Refugee crisis help



To the Editor:

Last November, a meeting was held at the Bar Harbor Congregational Church, UCC with the goal of raising funds for the basic needs of millions of Syrian individuals and families in refugee camps in the Middle East and fleeing to Europe.

The meeting was co-sponsored by 19 religious, library, civic and other organizations in the Mount Desert Island, Ellsworth and Bangor area.

The event was attended by about 100 people. Some $3,500 was collected and distributed to four organizations as contributors directed – USA for UNHCR, International Rescue Committee, Doctors Without Borders and Catholic Charities of Maine Refugee and Immigration Services (RIS). Additional contributions are encouraged.

Gray Cox of the Acadia Friends Meeting was the master of ceremonies. Kathe and Al Simons of the Bar Harbor Congregational Church, provided technical and other support.

Moni Ayoub, a College of the Atlantic student from Lebanon, spoke of her calling to work with children of Syrian refugees in her village. She and some friends worked mostly with children, directing art and music activities and giving English and Arabic lessons on a daily basis.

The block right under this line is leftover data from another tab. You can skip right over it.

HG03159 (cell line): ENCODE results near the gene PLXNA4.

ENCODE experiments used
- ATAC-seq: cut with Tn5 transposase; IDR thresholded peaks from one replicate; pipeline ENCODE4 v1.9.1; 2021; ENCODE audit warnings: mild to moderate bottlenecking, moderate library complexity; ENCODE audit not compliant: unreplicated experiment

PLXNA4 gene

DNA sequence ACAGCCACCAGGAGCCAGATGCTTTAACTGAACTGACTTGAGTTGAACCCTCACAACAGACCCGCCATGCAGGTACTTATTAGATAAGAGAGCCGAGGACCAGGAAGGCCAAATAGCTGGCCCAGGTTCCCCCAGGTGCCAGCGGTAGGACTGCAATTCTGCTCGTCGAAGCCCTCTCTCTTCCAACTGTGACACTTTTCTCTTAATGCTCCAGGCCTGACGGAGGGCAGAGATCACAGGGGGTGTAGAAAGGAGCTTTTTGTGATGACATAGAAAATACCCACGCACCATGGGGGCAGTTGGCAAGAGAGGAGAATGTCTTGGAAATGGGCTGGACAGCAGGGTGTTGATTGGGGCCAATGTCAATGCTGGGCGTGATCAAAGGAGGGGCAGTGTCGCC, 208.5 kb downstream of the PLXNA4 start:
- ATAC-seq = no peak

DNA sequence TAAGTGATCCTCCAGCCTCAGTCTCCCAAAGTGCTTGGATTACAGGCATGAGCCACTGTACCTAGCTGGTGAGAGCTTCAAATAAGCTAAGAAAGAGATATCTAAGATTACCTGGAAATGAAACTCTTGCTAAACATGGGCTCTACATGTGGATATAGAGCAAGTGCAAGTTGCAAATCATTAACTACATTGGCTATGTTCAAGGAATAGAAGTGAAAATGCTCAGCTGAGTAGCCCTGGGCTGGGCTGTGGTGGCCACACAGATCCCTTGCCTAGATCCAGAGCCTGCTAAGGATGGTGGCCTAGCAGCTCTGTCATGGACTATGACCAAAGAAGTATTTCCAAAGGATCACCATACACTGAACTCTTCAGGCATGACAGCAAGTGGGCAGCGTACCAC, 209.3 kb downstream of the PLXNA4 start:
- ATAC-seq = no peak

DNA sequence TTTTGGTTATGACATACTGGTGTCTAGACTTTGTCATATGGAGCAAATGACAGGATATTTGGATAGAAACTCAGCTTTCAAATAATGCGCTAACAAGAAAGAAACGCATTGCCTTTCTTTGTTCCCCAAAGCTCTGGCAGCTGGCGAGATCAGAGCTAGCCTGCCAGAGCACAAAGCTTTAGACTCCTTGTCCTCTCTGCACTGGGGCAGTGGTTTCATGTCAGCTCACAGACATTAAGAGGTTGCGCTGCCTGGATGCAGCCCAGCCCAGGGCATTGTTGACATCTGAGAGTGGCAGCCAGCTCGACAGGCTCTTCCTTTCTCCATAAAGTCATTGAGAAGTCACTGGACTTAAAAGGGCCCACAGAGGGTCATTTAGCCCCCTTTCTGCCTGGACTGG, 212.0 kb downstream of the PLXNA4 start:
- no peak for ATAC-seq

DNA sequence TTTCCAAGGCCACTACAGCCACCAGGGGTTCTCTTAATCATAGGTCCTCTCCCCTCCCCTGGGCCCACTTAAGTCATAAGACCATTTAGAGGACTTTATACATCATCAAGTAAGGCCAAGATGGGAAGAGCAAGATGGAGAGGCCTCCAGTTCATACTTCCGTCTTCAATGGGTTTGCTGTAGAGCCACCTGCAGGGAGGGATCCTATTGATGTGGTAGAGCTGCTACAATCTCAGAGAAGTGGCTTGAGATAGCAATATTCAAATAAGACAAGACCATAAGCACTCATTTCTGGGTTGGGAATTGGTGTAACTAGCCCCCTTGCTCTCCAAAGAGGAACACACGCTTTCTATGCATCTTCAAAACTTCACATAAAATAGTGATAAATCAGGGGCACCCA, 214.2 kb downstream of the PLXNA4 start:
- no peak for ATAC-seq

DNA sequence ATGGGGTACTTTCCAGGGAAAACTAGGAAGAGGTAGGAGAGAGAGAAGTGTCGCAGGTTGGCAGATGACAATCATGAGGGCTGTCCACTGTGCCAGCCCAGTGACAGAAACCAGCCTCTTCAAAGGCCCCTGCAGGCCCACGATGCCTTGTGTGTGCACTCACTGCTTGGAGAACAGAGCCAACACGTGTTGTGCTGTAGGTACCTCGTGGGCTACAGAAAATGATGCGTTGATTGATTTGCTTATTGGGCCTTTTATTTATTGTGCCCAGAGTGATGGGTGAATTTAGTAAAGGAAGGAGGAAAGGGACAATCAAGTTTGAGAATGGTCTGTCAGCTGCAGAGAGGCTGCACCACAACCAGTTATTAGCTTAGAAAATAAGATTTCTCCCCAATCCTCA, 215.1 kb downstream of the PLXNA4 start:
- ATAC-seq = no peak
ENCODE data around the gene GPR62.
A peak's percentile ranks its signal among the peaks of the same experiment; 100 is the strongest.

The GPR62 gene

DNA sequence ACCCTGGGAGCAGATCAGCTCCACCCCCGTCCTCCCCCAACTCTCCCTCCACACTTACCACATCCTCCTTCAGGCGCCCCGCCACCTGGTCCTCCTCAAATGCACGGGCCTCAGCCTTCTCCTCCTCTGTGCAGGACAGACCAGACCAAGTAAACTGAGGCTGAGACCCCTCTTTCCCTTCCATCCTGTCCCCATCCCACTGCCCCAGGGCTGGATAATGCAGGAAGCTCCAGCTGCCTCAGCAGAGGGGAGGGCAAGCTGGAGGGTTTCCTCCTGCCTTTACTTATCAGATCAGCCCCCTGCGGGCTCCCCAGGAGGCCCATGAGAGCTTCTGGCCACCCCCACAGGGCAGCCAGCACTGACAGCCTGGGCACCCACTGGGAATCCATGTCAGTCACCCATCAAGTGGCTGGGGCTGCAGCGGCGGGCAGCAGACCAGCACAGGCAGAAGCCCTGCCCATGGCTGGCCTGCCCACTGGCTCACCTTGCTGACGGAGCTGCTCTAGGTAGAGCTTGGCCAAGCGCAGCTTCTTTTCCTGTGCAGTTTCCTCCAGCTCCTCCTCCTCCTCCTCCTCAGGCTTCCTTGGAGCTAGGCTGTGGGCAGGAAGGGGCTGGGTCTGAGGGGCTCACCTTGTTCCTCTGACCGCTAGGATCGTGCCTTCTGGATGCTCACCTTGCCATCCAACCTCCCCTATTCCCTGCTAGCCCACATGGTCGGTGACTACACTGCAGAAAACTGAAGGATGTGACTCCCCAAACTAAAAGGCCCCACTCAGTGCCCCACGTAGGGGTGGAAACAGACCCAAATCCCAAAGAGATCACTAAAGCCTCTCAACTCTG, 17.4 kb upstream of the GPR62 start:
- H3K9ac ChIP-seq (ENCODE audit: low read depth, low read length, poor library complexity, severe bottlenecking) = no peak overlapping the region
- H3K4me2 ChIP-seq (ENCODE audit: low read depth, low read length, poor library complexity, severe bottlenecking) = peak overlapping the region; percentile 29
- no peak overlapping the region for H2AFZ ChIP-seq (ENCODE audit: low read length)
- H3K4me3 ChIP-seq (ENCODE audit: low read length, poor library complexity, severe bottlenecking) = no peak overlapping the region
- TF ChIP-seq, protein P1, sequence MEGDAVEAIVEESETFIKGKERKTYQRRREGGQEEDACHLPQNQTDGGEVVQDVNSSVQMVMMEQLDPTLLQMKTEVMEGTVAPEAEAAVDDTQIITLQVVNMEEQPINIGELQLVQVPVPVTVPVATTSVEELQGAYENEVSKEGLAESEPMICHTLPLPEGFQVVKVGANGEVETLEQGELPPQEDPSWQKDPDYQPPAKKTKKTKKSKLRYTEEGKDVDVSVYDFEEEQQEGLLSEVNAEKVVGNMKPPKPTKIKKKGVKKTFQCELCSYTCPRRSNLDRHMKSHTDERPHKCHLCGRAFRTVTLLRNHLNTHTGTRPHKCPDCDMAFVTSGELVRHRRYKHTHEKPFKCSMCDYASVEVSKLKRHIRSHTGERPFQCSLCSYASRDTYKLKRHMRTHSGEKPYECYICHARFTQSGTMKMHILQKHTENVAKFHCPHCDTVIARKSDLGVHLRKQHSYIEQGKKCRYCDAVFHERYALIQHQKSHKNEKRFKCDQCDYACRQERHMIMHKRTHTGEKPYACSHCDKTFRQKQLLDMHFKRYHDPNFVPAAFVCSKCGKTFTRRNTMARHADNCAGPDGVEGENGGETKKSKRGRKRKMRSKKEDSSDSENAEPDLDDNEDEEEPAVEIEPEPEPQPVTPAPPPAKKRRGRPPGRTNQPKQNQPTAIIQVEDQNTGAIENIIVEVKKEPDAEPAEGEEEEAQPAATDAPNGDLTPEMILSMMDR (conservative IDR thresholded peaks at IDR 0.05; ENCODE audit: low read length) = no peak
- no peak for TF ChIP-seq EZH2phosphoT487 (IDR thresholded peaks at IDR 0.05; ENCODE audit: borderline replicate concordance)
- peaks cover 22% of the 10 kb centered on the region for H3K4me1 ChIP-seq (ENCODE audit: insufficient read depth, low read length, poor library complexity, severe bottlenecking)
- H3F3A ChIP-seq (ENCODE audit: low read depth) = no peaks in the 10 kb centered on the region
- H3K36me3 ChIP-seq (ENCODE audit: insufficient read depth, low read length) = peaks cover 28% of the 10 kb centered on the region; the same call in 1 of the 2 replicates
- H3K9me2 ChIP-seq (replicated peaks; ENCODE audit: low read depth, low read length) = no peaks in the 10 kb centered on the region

Heath Cabot, anthropologist on the faculty of the College of the Atlantic, told of her firsthand experience of very young male refugees arriving in Greece alone with nothing. They were often fleeing violent situations at home and were placed in detention.

Aneesa Khan and Jenna Farineau, COA students from the Earth in Brackets organization, spoke about drought in the region caused by climate change that contributed to the flight of Syrians to Europe.

Hannah DeAngelis, assistant program director of the Catholic Charities Refugee and Immigration Services, located in Portland, spoke of the complex process of receiving refugees, refugee status v. asylum status and the social services necessary to welcome and incorporate them in their communities.

They are the one program in Maine designated by the U.S. State Department to resettle refugees here. Currently they have most of their work concentrated in Portland, Lewiston and Augusta, where they provide educational, housing, medical and other services to about 600 individuals who are primarily Somali and Iraqi refugees.

Due to the long time taken by the U.S. Government to clear refugees for resettlement because of security requirements, Catholic Charities Refugee and Immigration Services does not expect to have any Syrian refugees to resettle for at least a year, and then they would do so only within 100 miles of Portland because of the need to provide many services through their case managers.

At the meeting, I distributed information about organizations that provide services for Syrian refugees and their need for contributions. I also noted the bipartisan Graham-Leahy bill, S.2145, whose sponsors include Sen. Angus King, that would authorize a $1 billion increase in funds for refugees. I urge people to call or email Sen. Susan Collins urging her also to cosponsor the bill.

Ed Snyder

Bar Harbor

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